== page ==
As one of pop’s master satirist-humorists, it’s likely no surprise that for his first studio album in nine years, songwriter/composer Randy Newman has set his artistic crosshairs on Russian President Vladimir Putin.
After all, this is the artist who inspired anger and protests with “Short People,” his 1977 sendup of racism. Earlier, in a takedown of duplicitous foreign policy in “Political Science,” he sarcastically suggested that the United States “drop the ‘big one,’ and see what happens.” Then there’s “I Love L.A.,” his paean to his native town that deftly wove in an allusion to this city’s homeless problem.
And now Newman has gone topical again with “Putin,” a centerpiece of his new album, “Dark Matter.”
Due to their relative scarcity, any new work from Randy Newman is an event. Since his 1968 debut, he’s released just 10 studio collections — a rate of about one every five years. That pace has slowed in the last three decades, during which he’s put out just four. Of course, there’s also his composing work, as Newman has scored more than 20 films, including Disney/Pixar’s latest, “Cars 3.”
“Randy Newman is a national treasure,” said Eagles co-founder and longtime friend Don Henley. “He’s also probably the most misunderstood and underappreciated recording artist alive.
“He’s one of the only living songwriters who can get ridicule and empathy into the same song. Sometimes, he works in the realm of irony; other times, he’s a heart-on-his-sleeve romantic,” he said. “The combination of his lyrical genius and his deep ability as an orchestrator and composer is powerful stuff. There’s nobody quite like him.
“I said when I inducted Randy into the Rock & Roll Hall of Fame [in 2013], that what you hear in his music is America, in all its shame and all its glory…. He mines so many rich veins of American musical culture and synthesizes them in a way that nobody else has done.”
Newman is clearly thinking big once again on “Dark Matter.” The opening track, “The Great Debate,” is an 8½ minute suite, a faceoff between science and religious faith that plays out cinematically, with a narrator interacting with several distinct other points of view expressed by varied characters who are fleshed out by a shifting musical mise-en-scene.
In the case of “Putin,” Newman proved to be a little prescient. The song was written long before reports of Russia’s interference in the 2016 U.S. presidential election came to light, and well ahead of President Trump’s admiration for the Russian leader were regularly being voiced.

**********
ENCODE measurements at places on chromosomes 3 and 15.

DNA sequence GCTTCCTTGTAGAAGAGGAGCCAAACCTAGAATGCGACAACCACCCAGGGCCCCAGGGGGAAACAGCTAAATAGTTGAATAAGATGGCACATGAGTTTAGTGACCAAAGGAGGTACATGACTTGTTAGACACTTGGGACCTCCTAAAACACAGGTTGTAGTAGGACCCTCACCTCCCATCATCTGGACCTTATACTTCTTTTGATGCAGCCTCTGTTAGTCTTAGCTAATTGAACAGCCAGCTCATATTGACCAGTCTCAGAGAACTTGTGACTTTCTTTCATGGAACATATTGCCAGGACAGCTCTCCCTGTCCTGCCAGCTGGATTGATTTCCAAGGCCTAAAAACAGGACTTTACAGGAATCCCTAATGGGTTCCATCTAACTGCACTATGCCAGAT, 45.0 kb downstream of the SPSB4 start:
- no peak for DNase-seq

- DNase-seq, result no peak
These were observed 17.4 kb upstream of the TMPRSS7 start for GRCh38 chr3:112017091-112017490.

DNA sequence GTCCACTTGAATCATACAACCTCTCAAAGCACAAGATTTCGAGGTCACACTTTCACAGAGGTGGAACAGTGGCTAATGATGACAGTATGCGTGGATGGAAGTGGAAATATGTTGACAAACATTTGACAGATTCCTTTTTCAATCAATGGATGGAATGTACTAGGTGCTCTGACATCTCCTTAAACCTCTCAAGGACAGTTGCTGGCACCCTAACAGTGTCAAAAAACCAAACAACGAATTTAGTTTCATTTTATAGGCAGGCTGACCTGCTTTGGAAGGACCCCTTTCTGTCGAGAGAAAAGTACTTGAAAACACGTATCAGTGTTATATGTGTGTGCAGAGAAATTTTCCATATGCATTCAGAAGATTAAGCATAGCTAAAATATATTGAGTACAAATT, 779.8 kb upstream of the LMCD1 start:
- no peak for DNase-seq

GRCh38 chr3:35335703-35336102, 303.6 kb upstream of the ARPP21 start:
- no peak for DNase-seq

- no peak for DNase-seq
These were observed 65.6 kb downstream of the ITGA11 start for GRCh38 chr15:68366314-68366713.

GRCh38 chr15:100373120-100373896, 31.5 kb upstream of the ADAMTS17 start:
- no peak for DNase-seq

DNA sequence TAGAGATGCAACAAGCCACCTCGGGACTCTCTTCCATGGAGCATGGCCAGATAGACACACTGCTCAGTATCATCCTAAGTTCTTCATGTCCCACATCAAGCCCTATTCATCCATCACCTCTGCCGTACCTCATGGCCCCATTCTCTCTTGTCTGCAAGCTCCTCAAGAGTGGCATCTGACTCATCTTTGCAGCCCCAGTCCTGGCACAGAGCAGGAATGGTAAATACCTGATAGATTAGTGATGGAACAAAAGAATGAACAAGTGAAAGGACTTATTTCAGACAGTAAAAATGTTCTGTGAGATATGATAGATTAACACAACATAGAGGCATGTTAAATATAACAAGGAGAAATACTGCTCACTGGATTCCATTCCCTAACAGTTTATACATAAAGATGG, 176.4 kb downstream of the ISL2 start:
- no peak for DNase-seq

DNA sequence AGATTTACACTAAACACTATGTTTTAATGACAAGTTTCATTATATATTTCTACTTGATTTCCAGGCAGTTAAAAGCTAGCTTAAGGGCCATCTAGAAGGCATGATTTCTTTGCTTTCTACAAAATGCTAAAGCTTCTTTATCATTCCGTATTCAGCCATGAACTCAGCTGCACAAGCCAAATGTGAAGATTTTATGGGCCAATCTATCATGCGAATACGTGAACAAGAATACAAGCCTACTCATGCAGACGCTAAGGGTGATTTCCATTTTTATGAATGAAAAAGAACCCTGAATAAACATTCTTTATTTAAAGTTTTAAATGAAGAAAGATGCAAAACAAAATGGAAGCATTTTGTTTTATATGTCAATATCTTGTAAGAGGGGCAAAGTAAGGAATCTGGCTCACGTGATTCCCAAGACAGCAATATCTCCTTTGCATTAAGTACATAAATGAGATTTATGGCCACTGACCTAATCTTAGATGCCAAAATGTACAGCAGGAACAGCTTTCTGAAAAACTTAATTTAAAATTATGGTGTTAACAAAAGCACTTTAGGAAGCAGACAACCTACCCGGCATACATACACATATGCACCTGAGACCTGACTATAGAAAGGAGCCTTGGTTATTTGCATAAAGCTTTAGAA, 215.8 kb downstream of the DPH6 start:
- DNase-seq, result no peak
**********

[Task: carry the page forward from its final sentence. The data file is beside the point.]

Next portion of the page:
“It’s really not that critical of him — that’s what surprises me,” Newman, 73, said recently, sitting at a shaded picnic table in the backyard of the Pacific Palisades home he has shared with his wife, Gretchen, and children for the last 20 years. The house, overlooking the skyline of Beverly Hills and Century City to the east, is in the same neighborhood where he spent much of his childhood.
“Putin” began a few years ago, but Newman was less interested in the leader’s policies. Instead, Newman zeroed in on what he saw as a quest for fame, as inspiration struck when images of the shirtless ex-KGB officer riding a horse around the Russian countryside began to circulate on the Internet.
“He can drive his giant tractor across the Trans-Siberian plain/ He can power a nuclear reactor with the left side of his brain,” he sings.
“I wondered at it: What does he need with that — why? He’s the richest man there is. He’s the most powerful. What’s he want?” Newman said, also revealing the seemingly insatiable curiosity that compels him to keep writing and recording nearly 50 years after the release of his strikingly idiosyncratic debut album “Randy Newman” (subtitled “Something New Under the Sun”).
His conclusion about Putin’s public braggadocio: “I think he also wants to be Tom Cruise. He wants to be like a movie star — a superhero, a strongman.
“There are videos of him throwing bigger young men around,” Newman said. “It interested me, but it also worried me. It’s an oddly baby-ish sort of behavior…. And this was before I knew there was going to be this giant baby — this giant, evil baby — running our country.”
So yes, as that statement would imply, Newman has written a song about Trump. But he has chosen to keep the full tune to himself, at least for now. As he’s stated in a number of other interviews, he chose fairly vulgar language to capture the defining persona of someone he considers to be a vulgar public figure, as his song draws particular attention to the president’s private parts.
“I just didn’t want to add to the problem of how ugly the conversation we’re all having is,” he recently told the U.K.’s the Guardian.
Besides, such topical material can veer dangerously close to the realm of novelty.
“I don’t like writing songs that will just go away,” he said. “Someday the Putin song will go away. Someday ‘A Few Words in Defense of Our Country’ will. I thought it was already gone, but it came back.”